The independent Parliamentary Budget Office has called into question claims health spending is spiralling out of control, noting government spending is projected to grow in line with the economy over the next decade and that health will account for only a small amount to that growth.
The PBO projected government spending would climb from $384 billion to $682 billion over the coming decade and warned that "elevated community expectations are likely to put ongoing pressure on governments to increase discretionary spending on major programs over the medium term".
The PBO report also found spending on medical benefits accounts for just 1.8 per cent of the projected growth in government spending over the next decade, while spending on public hospitals accounts for just 1.4 per cent.
In contrast, defence spending accounts for 3.2 per cent, the fourth-biggest contributor to increased government spending after the GST transfers to the states, the National Disability Insurance Scheme and the age pension.
The disability support pension, singled out for attention in the budget, accounts for 1.1 per cent of the spending growth. The Newstart unemployment benefit, also singled out for attention, accounts for 0.3 per cent of the increased spending, while the government's proposed paid parental leave scheme accounts for 1.1 per cent of the extra spending.
The report said Australians had come to expect faster spending growth, but achieving forecasts would mean "successfully adjusting these expectations".
The figures were released on Friday as Prime Minister Tony Abbott rejected Treasury secretary Martin Parkinson's criticism it was "unfortunate that we didn't spend more time talking about tax reform and spending reform" in the context of countering complaints the budget was unfair.
Mr Abbott suggested Mr Parkinson may have been misinterpreted. "I'm not sure that's exactly what he said. He may have been interpreted that way," he said.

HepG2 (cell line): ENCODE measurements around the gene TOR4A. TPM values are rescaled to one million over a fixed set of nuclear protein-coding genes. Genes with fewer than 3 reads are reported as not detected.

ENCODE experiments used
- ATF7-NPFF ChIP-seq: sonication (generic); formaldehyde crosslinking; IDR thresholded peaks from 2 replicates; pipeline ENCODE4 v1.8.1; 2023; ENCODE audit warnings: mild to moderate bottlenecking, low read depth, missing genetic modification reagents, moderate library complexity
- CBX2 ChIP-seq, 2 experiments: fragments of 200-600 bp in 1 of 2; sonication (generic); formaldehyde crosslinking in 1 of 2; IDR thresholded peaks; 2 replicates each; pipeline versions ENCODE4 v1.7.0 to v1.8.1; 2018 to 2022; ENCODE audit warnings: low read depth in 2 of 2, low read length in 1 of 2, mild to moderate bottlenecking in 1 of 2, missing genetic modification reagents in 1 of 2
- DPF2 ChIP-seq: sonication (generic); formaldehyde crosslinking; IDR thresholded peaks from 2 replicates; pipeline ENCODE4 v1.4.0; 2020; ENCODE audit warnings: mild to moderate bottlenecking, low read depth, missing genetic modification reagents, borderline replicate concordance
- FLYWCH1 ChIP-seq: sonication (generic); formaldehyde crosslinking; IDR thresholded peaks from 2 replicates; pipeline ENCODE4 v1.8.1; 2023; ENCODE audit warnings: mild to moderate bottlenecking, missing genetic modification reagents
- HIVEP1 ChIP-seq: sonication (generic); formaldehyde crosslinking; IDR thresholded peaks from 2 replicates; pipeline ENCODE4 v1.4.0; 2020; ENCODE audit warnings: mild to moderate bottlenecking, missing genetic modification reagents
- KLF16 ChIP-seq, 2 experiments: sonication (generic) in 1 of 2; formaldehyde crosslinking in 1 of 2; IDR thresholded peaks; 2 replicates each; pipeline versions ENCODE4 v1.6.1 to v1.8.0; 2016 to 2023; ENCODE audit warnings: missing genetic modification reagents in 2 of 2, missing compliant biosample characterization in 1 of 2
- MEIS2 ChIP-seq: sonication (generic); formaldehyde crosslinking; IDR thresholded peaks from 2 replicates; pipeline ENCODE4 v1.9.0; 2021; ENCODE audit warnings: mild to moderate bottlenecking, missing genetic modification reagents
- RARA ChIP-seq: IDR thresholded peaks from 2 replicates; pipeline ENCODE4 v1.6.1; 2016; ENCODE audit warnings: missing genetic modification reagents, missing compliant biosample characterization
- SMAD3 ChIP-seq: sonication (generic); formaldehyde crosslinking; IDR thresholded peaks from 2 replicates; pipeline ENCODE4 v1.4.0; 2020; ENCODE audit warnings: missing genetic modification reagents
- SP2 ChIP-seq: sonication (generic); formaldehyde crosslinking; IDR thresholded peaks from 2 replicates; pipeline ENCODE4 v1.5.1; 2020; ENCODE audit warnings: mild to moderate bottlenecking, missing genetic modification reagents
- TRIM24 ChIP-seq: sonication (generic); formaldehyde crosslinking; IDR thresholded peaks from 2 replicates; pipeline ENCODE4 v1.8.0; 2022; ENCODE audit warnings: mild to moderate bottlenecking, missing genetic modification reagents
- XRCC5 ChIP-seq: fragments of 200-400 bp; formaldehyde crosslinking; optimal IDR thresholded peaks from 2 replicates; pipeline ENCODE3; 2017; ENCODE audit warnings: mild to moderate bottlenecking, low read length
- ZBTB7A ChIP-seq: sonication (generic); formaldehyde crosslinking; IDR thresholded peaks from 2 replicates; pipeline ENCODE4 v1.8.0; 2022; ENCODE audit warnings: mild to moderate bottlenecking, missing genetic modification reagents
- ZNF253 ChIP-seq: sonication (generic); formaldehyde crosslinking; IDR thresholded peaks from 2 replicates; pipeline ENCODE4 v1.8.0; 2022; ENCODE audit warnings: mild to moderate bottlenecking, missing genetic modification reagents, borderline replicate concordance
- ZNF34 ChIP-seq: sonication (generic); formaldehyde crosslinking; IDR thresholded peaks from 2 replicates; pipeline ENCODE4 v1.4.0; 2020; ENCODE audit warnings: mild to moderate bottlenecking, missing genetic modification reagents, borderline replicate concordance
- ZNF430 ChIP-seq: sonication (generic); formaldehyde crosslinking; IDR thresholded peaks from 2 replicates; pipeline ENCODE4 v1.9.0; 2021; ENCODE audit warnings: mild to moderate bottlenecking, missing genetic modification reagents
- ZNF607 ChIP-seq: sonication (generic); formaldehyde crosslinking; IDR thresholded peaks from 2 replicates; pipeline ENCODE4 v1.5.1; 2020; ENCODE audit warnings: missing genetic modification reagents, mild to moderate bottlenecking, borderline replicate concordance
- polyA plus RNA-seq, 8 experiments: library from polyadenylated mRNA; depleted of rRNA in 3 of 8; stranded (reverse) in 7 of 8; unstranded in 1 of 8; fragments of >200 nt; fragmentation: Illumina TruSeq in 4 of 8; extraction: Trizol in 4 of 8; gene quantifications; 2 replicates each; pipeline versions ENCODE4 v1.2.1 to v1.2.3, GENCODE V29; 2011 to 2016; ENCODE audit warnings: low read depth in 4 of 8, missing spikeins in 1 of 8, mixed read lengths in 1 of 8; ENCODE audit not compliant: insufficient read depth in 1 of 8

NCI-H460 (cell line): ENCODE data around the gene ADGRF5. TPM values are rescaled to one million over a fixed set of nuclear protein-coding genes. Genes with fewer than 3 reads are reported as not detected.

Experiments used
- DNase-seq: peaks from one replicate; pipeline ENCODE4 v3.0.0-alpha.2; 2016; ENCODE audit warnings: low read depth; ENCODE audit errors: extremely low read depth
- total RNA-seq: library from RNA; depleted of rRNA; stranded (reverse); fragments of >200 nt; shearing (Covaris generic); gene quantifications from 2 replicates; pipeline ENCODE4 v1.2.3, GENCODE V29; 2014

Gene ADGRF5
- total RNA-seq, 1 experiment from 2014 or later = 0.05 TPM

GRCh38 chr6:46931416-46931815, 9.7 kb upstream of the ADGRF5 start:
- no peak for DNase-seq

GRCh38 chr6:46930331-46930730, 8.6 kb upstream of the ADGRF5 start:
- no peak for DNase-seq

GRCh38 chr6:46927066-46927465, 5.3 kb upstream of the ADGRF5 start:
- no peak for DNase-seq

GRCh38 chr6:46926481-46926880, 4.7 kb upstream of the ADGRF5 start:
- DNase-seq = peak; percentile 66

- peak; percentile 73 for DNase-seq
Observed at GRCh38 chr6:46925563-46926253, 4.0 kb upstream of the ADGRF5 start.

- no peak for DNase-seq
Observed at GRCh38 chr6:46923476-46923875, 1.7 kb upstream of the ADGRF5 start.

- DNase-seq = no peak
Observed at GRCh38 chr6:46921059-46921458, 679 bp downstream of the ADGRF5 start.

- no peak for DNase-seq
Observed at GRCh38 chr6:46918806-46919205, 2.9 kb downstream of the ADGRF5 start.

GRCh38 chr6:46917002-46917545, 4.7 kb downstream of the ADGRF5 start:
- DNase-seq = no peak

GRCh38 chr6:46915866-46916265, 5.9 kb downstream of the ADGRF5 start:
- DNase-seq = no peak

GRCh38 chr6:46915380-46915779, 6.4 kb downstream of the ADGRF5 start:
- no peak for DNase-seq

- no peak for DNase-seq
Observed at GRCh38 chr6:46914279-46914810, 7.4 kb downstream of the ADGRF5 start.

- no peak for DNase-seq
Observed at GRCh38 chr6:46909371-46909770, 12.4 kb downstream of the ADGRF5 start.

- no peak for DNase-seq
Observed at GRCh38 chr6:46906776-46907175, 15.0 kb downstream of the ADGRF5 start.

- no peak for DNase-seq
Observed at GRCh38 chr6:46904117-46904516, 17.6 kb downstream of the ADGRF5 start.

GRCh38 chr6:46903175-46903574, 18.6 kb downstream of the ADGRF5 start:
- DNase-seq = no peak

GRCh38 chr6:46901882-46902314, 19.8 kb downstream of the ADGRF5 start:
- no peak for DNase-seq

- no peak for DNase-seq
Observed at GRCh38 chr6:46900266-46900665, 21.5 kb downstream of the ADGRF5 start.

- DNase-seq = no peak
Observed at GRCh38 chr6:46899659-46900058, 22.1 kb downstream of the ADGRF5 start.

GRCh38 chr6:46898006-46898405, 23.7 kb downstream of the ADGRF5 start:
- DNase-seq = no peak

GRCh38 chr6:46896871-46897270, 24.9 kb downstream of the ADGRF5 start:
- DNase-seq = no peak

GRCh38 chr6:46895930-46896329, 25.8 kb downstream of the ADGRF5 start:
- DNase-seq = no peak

"Tax reform starts with scrapping the carbon tax and scrapping the mining tax, but it certainly doesn't end there, and that's why we've got a white paper on tax that we'll be publishing towards the end of next year. So, look, I think we've been doing exactly what the Treasury secretary suggests."
Ahead of parliament resuming on Tuesday, when negotiations with the Senate crossbench over contentious budget savings measures are expected to come into sharper focus, Mr Abbott said opponents of specific budget measures should "tell us what you'd do. Give us your alternative, because we have to address the issue."
Deloitte Access Economics' Chris Richardson predicted it was "do the deal time" in Canberra next week, but warned of the risks posed by Senate compromises leading to bad policy.
"The point is there will still need to be budget repair. Australians have happily accepted new spending but haven't agreed on the way to pay for it. Our eyes are bigger than our tax system can stomach," he said.
Opposition Leader Bill Shorten said Mr Parkinson's comments were a "remarkable intervention" and an admission the budget was "going the wrong way".
"He's [Mr Abbott] got his former treasurer Peter Costello saying it's been stuffed up. He's got the Australian people saying it's wrong. He's got his colleagues privately saying it's been stuffed up. But now his own senior public servant says it's not going the right way," he said.
A spokeswoman for Treasurer Joe Hockey said the PBO report confirmed the responsible nature of the actions taken in the budget to put government spending back on a sustainable trajectory.
"The report notes that, without action, many government programs would continue to grow much faster than the economy, making some of these programs unsustainable in the longer term," she said.